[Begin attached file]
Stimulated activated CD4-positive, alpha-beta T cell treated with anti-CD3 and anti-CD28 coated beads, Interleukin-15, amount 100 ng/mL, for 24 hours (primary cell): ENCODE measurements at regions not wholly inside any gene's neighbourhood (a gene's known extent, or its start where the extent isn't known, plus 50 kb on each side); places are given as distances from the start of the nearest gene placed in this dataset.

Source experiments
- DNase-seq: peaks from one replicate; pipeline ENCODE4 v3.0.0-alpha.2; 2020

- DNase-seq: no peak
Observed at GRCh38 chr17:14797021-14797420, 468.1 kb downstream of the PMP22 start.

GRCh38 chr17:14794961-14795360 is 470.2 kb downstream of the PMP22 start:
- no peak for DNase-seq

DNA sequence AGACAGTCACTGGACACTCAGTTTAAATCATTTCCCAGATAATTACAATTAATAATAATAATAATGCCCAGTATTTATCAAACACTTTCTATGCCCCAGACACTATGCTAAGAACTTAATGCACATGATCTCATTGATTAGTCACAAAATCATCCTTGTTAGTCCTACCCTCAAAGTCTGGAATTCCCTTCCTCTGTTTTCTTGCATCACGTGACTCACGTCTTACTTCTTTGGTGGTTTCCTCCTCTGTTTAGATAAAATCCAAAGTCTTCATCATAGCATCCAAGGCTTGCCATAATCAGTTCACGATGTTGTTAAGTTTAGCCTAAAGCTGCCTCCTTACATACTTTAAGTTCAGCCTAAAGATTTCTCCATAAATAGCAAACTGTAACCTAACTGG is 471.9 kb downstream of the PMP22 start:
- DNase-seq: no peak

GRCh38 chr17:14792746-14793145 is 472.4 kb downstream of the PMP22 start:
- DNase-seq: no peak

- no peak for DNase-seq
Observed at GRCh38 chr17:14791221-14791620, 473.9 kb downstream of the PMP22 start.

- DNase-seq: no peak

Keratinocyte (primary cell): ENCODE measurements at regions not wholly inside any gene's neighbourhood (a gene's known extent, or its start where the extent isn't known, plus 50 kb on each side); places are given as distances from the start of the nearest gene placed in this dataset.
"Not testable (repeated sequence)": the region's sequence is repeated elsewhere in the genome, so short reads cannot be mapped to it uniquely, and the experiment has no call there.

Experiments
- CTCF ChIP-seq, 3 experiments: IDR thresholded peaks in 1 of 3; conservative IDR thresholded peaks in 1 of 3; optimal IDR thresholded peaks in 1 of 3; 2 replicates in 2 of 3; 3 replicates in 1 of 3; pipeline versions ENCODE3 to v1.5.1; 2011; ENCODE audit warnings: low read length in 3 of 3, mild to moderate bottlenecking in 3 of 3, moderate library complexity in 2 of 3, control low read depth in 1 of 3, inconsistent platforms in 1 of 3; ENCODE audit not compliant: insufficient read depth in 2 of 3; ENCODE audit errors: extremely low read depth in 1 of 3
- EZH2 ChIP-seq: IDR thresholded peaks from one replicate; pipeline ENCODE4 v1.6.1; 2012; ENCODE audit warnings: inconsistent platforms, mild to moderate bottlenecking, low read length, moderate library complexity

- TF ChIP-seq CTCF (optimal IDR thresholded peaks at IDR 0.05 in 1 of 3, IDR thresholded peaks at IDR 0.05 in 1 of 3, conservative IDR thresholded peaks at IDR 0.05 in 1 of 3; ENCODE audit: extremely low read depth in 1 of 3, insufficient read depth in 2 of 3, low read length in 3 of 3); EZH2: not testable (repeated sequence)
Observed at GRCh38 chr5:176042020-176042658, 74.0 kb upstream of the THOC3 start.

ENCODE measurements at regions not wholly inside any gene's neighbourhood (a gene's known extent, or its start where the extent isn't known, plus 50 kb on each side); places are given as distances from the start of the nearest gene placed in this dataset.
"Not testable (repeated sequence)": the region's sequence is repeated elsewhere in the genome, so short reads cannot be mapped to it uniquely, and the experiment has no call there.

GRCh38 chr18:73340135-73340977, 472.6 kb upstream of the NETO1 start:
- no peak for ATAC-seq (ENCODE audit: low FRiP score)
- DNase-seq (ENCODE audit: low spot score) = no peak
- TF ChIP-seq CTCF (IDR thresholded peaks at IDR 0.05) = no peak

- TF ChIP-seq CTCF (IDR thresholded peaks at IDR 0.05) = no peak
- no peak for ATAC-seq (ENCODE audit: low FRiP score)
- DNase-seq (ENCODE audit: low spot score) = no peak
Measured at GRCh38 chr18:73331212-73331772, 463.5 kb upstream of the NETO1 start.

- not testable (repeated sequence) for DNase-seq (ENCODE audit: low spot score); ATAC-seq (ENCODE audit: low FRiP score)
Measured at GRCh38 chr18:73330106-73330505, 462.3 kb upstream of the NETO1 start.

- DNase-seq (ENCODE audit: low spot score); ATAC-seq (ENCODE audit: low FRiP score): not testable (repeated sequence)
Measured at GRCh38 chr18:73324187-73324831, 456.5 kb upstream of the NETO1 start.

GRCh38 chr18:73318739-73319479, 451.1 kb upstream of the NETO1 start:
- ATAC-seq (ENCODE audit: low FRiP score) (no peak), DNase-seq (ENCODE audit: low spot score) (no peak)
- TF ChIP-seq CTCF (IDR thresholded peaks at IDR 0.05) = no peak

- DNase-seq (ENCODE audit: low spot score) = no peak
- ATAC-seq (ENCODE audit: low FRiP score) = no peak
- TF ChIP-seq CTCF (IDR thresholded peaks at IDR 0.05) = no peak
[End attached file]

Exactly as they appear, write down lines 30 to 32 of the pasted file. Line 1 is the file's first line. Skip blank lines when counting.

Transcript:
- DNase-seq (ENCODE audit: low spot score) = no peak
Measured at GRCh38 chr18:73331212-73331772, 463.5 kb upstream of the NETO1 start.

- not testable (repeated sequence) for DNase-seq (ENCODE audit: low spot score); ATAC-seq (ENCODE audit: low FRiP score)